New Literacy Strategies

Seth Roberts recently reflected on the New York Times article The Future of Reading | A New Assignment: Pick Books You Like with his own piece entitled Student Power.  Seth delivers his own constructive criticism regarding the American higher education system (emphasis his):

1.  Students in a class are treated all alike. They’re not. All hear the same lecture, read the same texts, do the same homework assignments, take the same tests. I came to realize that my students differed greatly in their talents and career goals.

2.  Professors teach how to be professors. Most students don’t want to be professors…“Teaching students to think” was a common way to describe teaching students how to be professors.

Seth concludes by stating:

Giving students more power over what they learn solves, or at least reduces, both problems.

I’d add that one of the failures of the education system as a whole is that there is too much time, energy and money spent on forcing assignments and material on stubborn students.  “Student power” is a strategy to smooth these inefficiencies, assuming the students learning willingly.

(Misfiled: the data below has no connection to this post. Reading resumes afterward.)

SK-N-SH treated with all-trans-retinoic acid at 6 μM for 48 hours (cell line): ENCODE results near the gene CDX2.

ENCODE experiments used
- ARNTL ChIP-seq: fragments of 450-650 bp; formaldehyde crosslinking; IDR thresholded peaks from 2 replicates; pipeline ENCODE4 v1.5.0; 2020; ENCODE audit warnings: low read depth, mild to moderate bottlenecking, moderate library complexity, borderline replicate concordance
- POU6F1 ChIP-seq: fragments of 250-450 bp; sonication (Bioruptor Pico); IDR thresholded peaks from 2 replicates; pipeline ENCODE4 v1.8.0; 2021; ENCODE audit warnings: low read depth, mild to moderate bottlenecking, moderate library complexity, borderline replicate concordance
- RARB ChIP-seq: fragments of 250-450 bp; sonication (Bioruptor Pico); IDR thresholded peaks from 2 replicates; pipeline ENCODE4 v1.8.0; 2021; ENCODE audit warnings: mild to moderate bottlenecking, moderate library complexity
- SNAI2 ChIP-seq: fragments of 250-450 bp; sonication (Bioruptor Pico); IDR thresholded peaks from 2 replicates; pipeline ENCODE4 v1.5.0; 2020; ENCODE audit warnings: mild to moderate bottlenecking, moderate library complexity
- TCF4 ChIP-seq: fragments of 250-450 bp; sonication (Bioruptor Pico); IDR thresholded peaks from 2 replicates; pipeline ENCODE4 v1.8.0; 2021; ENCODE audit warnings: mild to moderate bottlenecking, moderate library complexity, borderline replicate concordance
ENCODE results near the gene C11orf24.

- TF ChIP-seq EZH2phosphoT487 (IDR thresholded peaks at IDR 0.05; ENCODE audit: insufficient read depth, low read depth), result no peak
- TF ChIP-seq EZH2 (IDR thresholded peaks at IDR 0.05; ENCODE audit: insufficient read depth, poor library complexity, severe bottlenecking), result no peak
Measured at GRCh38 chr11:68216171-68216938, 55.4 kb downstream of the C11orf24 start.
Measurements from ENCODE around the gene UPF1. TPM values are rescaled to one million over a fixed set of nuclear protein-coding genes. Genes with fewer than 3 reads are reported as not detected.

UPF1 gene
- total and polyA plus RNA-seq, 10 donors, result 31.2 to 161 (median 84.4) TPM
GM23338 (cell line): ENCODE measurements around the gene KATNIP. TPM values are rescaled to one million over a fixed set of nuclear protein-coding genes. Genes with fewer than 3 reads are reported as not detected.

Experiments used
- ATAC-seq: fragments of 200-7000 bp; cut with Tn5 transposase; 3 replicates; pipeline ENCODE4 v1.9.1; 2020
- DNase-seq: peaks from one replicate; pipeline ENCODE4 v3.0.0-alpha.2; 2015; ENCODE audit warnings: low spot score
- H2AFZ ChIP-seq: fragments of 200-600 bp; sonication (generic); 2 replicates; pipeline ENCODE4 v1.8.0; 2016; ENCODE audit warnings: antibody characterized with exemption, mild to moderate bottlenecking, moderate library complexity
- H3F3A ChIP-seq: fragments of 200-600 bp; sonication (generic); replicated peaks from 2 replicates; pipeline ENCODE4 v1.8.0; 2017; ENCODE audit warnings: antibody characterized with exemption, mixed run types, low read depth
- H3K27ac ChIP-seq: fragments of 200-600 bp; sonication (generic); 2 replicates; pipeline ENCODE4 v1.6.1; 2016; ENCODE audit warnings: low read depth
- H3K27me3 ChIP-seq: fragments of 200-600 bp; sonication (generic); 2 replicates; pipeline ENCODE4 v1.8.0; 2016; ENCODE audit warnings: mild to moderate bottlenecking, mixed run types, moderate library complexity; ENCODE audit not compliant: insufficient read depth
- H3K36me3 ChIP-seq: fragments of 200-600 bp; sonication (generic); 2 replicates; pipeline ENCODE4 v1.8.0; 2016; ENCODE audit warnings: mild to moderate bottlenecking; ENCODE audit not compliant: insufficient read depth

This is a guest post from Alex J. Mann.  You can subscribe to his blog here and follow him on Twitter here.



One response to “New Literacy Strategies”

  1. Cedar

    The “forcing assignments and material on stubborn students” problem does not necessarily have to be remedied by more student choice. I think the problem of pedagogy is a far greater one. I would much rather be forced to take a class that happened to be taught by a creative, inspirational, and engaging professor, than be allowed to choose my own assignments and material and guided by a bore. Part of the problem is that the priority of the modern research university is to create new knowledge, not to educate people. Professors are hired (or not), tenured (or not) based solely on their research skills, rather than their ability to engage and educate students.
    However, increased student choice is not the panacea that some imagine it to be. For example, statistics and research design may not be a priority for someone who wants to be a practicing psychologist, but understanding the logic of the scientific method, and some basic reasoning skills about data are crucial for evaluating the effectiveness of new therapies (not to mention statistical claims in the newspaper).
    But yes, most professors teach us how to be them, because that is what is easiest (for everyone, really), and there is no incentive to do otherwise.